Also, there's an interesting BBC-produced documentary (available on YouTube) that speculates about a possible link between Jesus and Buddhism. A point I found particularly interesting was their theory on who the "Three Wise Men" of Christian fame actually were. The documentary speculates they may have been Buddhists searching for the reincarnation of a prior leader or holy man.** The documentary is not all about the potential Buddhist link, but the main points it makes in that context are:
Then, broadening out from Christianity to the contemplative sides of other religion -- e.g. Jewish Kabbalah, Muslism Sufism -- Aldous Huxley's "The Perennial Philosophy" is a good argument on how once the societal trimmings are stripped away, the contemplative aspects of numerous religions seem to be plumbing precisely the same well. B. Alan Wallace talks about that book, as a follow on in his reading from Evan-Wentz's "The Tibetan Book of the Great Liberation") in his videos on his "Buddhist Journey" (three parts on YouTube, starting here).
My overall conclusion is that it is credible that Jesus had developed an advanced capability in meditation/contemplation/prayer/whatever-you-want-to-call-it, and in compassion, and also had the charisma, ability, and timing to represent an effective teacher of those things. There are then several possible reasons we don't see that easily today. For example:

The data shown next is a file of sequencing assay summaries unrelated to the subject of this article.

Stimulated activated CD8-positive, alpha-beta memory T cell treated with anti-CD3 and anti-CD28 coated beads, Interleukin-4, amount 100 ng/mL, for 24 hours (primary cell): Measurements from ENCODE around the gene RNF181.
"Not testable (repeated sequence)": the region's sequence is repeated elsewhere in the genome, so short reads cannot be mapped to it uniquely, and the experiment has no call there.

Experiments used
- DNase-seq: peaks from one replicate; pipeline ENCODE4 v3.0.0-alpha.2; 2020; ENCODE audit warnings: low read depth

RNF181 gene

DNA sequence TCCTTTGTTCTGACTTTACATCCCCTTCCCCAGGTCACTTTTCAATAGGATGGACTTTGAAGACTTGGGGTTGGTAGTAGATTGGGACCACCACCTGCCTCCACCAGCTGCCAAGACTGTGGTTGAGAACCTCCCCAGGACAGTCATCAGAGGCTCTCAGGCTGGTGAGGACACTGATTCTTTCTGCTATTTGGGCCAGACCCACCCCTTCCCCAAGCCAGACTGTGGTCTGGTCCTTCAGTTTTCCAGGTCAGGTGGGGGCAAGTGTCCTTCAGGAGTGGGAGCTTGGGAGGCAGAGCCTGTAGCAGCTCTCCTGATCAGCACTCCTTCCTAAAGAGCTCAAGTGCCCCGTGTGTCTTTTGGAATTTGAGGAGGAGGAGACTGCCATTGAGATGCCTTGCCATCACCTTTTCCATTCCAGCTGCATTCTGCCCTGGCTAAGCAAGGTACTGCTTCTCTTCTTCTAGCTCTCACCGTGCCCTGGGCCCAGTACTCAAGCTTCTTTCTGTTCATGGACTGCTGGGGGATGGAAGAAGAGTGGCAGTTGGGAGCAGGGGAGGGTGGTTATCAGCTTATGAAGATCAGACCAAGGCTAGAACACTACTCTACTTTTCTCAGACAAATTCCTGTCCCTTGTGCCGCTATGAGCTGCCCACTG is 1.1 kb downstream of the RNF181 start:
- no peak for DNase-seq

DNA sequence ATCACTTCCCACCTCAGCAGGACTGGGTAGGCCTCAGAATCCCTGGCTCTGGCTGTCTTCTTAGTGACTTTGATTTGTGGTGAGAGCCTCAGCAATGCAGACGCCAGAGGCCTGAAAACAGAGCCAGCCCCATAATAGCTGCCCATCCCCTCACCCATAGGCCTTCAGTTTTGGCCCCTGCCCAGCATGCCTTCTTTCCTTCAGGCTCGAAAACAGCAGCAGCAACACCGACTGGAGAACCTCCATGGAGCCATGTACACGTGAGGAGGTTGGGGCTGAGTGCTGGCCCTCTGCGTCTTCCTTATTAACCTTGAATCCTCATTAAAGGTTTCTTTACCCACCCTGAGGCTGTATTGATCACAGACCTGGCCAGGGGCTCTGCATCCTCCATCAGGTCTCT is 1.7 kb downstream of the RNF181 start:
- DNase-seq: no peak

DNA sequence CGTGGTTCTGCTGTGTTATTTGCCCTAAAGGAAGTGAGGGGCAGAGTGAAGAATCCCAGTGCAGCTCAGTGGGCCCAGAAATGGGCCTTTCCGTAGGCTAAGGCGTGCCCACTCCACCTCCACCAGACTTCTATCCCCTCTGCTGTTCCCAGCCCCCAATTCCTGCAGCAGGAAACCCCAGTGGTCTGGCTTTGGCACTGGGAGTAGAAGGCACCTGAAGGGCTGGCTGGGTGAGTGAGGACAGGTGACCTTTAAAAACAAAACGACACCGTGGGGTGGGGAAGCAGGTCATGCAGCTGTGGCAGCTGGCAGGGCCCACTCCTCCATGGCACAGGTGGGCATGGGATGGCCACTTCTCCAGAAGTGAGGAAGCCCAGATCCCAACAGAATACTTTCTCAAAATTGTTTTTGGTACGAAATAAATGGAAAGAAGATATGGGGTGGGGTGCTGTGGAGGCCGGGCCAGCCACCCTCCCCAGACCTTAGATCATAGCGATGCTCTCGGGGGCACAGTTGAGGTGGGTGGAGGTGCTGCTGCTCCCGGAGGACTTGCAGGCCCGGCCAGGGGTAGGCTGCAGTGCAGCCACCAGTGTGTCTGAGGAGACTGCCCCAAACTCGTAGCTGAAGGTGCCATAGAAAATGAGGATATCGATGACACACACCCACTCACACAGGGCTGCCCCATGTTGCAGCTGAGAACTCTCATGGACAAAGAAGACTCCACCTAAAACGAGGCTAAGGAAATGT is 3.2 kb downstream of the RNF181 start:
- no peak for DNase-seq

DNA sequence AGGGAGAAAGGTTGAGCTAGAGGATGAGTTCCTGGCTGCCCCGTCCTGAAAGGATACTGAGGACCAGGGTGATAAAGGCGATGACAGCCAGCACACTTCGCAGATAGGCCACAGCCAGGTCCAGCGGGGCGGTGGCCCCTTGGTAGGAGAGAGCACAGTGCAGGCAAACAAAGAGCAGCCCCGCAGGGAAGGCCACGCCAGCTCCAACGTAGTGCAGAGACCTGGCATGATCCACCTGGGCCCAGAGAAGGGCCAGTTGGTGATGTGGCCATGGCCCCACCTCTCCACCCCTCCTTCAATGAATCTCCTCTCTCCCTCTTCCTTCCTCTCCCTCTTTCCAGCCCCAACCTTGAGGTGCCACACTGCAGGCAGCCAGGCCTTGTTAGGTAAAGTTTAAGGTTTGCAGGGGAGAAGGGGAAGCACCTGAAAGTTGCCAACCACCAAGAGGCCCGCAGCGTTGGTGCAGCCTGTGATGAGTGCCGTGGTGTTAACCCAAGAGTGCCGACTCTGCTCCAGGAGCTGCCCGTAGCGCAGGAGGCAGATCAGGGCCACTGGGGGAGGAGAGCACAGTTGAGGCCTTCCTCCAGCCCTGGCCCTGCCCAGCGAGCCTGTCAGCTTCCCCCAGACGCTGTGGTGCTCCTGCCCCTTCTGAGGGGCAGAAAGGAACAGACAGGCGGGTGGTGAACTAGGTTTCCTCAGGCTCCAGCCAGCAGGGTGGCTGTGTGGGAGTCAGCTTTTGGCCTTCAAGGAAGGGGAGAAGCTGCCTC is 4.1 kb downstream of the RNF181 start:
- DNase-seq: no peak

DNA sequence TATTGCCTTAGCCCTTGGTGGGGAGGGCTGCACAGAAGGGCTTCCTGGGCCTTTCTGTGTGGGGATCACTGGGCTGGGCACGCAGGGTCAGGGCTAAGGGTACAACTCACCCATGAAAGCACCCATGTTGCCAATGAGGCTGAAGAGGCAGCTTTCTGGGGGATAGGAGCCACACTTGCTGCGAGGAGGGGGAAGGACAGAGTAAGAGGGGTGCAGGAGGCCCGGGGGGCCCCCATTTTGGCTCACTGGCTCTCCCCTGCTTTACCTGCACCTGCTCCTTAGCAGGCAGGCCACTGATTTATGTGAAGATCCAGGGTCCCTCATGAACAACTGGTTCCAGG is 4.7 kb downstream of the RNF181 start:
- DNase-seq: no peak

** That said, the facts that a. the most commonly seen examples of searches for reincarnations are in Tibetan Buddhism, and b. Tibetan Buddhism didn't arise until several centuries after the time of Christ, make less credible the theory that the three wise men were Buddhist. And in fact the most commonly accepted current view is that they were Zoroastrians.
(I'm writing this in the spirit of providing a factual answer instead of preaching how people should strive to get along by seeing similarities in religions that may or may not be there.)
No. That's a different religion. We search for commonality amongst world religions so we don't have to hate on each other, but the religions are different.
To quote two relevant paragraphs from Donald Lopez & Robert E. Buswell:
Now, if you specifically have in mind the syncretic Christian-Buddhist sangha in Baltimore, MD I've read about, then I imagine they have integrated the Buddha and Jesus into a common framework.
I think when discussing this kind of thing it is to start seeing connections where there are none. However I would like to give a more positive response to the question. If I can address this side of the question
While this doesn't point to an exact relationship between Buddha and Christ, it does draw our attention to a commonality between them, certainly in the opinion of Thich Nhat Hanh.
Perhaps the parallels are more evident the nearer one comes to the original Christianity. For instance when I read parts of the Gospel of Thomas (an early Christian Gnostic text) parts of it resonated more than I thought it would - for instance
In the introduction to the Living Buddha, Living Christ, Elaine Pagels the historian of early Christianity states
I think generally if Elaine Pagels and Thich Nhat Hanh find it profitable to look for similarities between the two religions then I would be inclined to think there is actually something there.